A picture of a Kindle with the book cover of 'The City and the Stars' on display.
The City and the Stars by Arthur C. Clarke (Photo by me)

Rating: πŸŒ•πŸŒ•πŸŒ•πŸŒ•πŸŒ‘

Every time I read an Arthur C. Clarke story (I’ve read four so far), I’m left with an intense desire to leave Earth and explore space, followed by a period of sadness at the realization that I will likely take this fantasy to the grave.

Arthur Clarke isn’t the most gifted of writers, but what a wonderful storyteller he is! The City and the Stars is set a billion years in the future, a time when everything on Earth is dead, save for a city called Diaspar. Once a space-faring Empire, the people of Earth no longer leave the planet; not even the city. The Central Computer, an artificial intelligence put in place by the founders of Diaspar, has kept the city alive, and everyone in it happy (well, except for one dude), for hundreds of millions of years.

It’s hard to say more without spoiling the story. I hope this is just enough to pique your interest.

Oh yes, a bonus bit about the future of male reproductive organs—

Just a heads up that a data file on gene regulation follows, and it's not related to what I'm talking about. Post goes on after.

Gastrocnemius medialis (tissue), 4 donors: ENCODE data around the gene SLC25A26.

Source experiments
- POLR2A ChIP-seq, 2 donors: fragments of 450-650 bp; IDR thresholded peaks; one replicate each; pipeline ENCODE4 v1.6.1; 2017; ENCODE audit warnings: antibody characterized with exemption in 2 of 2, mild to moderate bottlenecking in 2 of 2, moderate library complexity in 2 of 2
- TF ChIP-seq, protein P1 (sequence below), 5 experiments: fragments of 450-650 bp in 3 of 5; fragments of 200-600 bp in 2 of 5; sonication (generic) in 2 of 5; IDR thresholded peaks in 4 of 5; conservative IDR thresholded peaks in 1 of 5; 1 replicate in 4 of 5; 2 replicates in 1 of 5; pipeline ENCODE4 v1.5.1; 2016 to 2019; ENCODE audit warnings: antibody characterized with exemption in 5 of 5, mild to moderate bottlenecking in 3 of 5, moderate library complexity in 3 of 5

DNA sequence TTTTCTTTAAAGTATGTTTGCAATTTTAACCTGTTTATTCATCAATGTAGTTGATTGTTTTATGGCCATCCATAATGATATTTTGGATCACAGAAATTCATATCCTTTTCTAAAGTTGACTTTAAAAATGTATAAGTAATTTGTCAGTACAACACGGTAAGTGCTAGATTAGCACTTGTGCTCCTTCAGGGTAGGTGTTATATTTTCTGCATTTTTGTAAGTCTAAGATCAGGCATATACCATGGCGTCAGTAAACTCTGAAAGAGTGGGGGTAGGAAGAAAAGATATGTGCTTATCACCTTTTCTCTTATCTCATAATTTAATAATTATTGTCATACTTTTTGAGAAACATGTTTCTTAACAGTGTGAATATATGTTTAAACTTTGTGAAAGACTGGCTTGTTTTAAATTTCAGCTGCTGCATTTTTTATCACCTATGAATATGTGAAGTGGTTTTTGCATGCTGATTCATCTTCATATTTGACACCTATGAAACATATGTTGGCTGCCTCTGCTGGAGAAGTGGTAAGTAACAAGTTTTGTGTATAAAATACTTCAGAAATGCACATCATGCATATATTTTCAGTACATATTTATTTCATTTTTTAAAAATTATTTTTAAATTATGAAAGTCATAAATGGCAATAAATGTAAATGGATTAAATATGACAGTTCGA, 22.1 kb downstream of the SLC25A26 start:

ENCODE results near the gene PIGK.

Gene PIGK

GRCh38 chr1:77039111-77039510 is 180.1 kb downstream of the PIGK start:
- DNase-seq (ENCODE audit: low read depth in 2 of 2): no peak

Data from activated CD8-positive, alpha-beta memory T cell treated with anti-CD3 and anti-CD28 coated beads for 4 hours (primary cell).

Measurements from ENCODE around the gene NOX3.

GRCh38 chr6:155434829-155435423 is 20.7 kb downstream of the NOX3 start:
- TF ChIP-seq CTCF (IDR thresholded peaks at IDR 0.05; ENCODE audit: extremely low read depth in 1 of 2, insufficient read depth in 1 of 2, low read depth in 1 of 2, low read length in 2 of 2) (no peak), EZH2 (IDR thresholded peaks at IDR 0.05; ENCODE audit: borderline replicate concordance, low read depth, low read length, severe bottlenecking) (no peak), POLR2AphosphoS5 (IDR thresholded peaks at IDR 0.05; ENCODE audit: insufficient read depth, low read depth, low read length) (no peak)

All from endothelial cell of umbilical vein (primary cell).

It was merely that his equipment was now more neatly packaged when not required; internal stowage had vastly improved upon Nature’s original inelegant and indeed downright hazardous arrangements.

And now for tidbits that are not penis-related:

β€œAre you going to sleep?”
β€œI’d like to,” he confessed, β€œbut I’m not sure I can. It still seems a strange custom to me.”

Throughout the earlier part of its history, the human race had brought forth an endless succession of prophets, seers, messiahs, and evangelists who convinced themselves and their followers that to them alone were the secrets of the Universe revealed. Some of them succeeded in establishing religions that survived for many generations and influenced billions of men; others were forgotten even before their deaths.

Perhaps he was no more of a coward than anyone else in Diaspar, but he had the additional misfortune of possessing a powerful imagination.

Alvin was an explorer, and all explorers are seeking something they have lost. It is seldom that they find it, and more seldom still that the attainment brings them greater happiness than the quest.